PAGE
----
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HELÈNE AYLON
Hèlene Aylon in 1966
Helène Aylon
New York, 1966



We are extremely pleased to announce our representation of multimedia artist Helène Aylon. Since the 1960s, the artist has produced a prodigious and diverse body of work arising from her lifelong engagement in spiritual and societal concerns.

Our inaugural exhibition, opening on January 12, 2019, will feature abstract paintings from the artist’s Elusive Silver series of the early 1970s. As described by the critic Peter Schjeldahl, these works have an “imagistic rhetoric at once physical and metaphysical.” Created from paint, layered Plexiglas, and aluminum, they reflect and refract an inner glow, changing visually with the viewer’s stance and the light conditions in which they are seen.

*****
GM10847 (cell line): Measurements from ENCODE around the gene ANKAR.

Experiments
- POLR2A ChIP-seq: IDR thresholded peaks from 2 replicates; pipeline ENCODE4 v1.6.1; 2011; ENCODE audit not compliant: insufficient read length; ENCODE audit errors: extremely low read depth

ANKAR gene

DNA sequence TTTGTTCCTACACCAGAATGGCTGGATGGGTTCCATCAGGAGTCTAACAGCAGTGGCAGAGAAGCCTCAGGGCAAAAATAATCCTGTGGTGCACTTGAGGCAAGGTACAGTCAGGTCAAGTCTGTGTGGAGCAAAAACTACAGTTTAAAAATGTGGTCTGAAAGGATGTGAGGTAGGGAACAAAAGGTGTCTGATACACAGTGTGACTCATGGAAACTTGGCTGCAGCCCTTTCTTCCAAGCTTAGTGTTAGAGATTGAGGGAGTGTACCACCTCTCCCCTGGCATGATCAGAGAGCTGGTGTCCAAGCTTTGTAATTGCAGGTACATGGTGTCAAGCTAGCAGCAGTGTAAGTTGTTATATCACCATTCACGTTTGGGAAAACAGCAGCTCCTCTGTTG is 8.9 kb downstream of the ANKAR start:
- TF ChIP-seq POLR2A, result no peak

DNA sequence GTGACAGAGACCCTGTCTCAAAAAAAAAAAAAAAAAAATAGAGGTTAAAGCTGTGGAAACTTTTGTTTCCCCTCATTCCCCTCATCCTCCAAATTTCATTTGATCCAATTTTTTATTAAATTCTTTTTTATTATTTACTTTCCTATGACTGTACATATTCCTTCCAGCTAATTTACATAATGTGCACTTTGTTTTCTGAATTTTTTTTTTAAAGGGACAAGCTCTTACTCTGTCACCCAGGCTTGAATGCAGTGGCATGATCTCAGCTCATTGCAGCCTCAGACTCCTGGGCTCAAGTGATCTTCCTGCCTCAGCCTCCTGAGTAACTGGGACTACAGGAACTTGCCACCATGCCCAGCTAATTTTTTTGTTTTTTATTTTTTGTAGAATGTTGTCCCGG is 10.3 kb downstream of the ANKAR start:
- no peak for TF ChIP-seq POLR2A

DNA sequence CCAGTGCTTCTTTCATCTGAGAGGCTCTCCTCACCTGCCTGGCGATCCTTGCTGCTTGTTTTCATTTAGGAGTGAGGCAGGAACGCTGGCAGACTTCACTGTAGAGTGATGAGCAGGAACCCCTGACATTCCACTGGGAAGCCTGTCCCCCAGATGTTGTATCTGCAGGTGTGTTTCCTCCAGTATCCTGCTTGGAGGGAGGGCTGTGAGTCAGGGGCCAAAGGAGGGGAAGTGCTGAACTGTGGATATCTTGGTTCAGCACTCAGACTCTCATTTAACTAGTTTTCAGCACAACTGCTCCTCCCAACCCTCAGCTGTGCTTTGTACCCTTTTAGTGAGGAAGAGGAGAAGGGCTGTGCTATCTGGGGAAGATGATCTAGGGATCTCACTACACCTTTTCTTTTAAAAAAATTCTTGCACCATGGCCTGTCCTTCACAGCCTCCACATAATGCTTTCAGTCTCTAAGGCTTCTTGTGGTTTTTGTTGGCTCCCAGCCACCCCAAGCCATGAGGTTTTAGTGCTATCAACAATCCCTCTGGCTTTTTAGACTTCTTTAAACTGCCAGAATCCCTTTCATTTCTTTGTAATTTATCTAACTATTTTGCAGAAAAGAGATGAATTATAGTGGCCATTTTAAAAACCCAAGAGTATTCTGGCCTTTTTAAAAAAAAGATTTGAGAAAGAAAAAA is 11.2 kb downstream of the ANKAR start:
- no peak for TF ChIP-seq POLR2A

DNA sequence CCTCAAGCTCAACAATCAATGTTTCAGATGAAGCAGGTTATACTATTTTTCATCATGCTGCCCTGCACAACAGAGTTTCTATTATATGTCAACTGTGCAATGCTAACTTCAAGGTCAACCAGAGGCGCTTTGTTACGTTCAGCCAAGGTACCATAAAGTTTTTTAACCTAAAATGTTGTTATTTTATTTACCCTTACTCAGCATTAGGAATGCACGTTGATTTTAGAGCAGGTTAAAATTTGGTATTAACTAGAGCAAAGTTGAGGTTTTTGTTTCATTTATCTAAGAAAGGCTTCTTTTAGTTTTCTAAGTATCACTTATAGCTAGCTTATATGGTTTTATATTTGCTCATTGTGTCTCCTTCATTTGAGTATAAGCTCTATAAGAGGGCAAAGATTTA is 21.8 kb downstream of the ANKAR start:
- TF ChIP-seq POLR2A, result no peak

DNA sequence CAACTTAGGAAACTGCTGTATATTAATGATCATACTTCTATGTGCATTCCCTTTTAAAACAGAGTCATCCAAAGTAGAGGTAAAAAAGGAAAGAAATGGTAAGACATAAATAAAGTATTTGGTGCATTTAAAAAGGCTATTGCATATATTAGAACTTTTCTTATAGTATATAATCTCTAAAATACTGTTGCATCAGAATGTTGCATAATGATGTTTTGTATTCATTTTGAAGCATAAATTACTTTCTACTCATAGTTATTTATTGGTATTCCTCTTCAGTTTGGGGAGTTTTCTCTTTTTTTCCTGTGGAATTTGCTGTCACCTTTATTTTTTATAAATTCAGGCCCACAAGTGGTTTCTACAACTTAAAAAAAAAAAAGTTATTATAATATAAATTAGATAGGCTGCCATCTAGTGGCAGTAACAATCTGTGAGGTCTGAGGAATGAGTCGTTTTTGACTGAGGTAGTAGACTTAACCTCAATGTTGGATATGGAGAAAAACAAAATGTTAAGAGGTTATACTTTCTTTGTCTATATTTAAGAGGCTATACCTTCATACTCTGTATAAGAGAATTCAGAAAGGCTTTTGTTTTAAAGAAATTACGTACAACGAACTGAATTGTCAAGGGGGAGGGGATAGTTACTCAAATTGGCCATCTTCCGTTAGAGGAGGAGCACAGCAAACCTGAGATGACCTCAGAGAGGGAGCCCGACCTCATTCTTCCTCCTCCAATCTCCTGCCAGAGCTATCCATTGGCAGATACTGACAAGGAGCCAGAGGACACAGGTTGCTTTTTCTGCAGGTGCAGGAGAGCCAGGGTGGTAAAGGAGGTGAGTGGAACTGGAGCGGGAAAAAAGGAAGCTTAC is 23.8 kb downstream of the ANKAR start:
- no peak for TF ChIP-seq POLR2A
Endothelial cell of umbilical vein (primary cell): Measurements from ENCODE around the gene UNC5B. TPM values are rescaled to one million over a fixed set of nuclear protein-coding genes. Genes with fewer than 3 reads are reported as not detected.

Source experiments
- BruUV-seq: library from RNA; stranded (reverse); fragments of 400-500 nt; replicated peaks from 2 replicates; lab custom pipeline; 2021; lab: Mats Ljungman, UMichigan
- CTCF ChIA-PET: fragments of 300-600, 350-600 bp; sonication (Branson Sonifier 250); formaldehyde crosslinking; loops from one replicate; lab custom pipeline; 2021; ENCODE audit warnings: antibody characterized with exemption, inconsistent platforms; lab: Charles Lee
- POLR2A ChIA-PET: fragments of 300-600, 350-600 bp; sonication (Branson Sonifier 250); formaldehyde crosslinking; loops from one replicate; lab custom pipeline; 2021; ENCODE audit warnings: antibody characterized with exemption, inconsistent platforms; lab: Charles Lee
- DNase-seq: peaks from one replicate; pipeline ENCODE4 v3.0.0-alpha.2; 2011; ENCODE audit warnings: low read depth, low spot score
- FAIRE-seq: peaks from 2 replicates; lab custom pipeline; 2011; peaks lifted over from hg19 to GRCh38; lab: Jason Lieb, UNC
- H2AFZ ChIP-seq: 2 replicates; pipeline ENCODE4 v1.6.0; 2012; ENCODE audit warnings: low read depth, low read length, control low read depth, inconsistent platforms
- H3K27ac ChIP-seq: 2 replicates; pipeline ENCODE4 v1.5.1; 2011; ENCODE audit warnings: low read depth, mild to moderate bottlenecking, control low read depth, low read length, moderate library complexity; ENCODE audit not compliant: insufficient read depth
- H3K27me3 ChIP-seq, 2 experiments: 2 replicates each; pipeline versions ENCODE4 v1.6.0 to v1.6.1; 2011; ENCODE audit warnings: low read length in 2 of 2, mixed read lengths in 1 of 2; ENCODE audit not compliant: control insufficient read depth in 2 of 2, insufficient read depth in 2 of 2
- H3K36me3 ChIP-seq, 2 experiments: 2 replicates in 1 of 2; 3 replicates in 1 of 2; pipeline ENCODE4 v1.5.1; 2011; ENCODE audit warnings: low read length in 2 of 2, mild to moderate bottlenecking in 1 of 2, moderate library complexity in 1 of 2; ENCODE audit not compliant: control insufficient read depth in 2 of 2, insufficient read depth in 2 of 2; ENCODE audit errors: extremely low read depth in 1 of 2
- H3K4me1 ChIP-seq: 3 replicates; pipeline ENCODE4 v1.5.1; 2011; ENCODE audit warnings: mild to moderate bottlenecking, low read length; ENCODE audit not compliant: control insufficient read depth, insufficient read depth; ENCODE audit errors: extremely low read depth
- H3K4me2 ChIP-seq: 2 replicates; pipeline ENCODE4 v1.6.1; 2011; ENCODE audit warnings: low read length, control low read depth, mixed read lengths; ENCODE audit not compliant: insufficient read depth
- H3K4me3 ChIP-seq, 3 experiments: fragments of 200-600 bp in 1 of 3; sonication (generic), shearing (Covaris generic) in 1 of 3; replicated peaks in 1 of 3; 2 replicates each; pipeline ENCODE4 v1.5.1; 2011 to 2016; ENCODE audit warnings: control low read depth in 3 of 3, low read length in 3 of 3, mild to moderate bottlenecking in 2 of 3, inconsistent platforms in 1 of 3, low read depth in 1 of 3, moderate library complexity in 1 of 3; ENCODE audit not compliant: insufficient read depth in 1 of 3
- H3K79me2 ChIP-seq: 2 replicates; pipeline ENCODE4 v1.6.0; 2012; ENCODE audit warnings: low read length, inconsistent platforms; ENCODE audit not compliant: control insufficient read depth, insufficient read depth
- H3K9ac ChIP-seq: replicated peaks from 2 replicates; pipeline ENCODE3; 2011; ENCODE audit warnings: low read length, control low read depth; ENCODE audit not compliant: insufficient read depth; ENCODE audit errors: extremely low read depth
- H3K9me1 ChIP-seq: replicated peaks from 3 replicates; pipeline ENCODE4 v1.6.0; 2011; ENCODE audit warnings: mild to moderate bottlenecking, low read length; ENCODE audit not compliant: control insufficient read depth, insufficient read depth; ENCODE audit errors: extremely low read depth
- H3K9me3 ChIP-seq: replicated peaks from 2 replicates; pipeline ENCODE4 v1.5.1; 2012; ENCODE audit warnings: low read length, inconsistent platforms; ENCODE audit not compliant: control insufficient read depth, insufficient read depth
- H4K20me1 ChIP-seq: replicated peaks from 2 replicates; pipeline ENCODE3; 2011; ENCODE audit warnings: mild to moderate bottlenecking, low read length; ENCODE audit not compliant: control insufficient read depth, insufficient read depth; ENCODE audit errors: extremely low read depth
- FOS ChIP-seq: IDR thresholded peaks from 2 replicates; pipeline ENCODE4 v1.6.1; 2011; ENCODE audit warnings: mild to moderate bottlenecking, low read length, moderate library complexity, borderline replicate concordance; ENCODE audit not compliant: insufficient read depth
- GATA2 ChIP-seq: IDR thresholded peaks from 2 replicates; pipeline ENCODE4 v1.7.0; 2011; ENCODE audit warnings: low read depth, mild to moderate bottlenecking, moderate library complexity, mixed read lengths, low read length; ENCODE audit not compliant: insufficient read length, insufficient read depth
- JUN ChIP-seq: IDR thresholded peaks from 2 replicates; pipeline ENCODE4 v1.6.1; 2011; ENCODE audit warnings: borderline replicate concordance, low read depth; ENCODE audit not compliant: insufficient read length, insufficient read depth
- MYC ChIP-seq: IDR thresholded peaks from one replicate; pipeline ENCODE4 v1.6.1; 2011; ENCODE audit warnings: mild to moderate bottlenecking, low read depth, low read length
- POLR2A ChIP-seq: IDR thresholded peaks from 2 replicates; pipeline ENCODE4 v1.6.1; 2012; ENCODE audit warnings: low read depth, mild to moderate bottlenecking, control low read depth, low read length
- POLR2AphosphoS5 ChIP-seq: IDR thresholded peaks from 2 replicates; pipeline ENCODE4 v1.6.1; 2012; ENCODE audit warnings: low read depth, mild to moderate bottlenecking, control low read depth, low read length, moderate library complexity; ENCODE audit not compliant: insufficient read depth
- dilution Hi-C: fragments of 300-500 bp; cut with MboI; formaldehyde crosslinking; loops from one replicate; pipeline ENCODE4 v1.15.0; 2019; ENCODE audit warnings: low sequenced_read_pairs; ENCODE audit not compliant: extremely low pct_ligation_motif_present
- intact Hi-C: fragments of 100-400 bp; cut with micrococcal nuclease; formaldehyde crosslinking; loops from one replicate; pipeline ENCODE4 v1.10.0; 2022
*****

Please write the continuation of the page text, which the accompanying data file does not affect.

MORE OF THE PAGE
Her experimentation with process, her use of nontraditional materials, and the perceptual shifts inherent in the Elusive Silver series, led Aylon to radically challenge established norms by producing works that were intended to physically transform with the passage of time.

In 1973, after she moved from New York to San Francisco, she began two new series that were implicitly political in their refusal to adhere to traditional notions of permanence in art: Paintings That Change in Time and Pouring Formations. In contrast to the simultaneous formlessness and material complexity of the Elusive Silver works, these were powerful graphic statements made using a modicum of humble materials: linseed oil on paper, mounted on Masonite panels. According to the artist, “they were about process rather than completion, which I think of as feminist.”

In her 2012 autobiography Whatever Is Contained Must Be Released, Aylon writes:

The California paintings were of the earth … I painted from behind the surface of the paper, allowing the oils to seep through naturally, in their own time, outside of my doing. I’d wait for the image to manifest on the front surface through chance—absorption—and I would accept the outcome.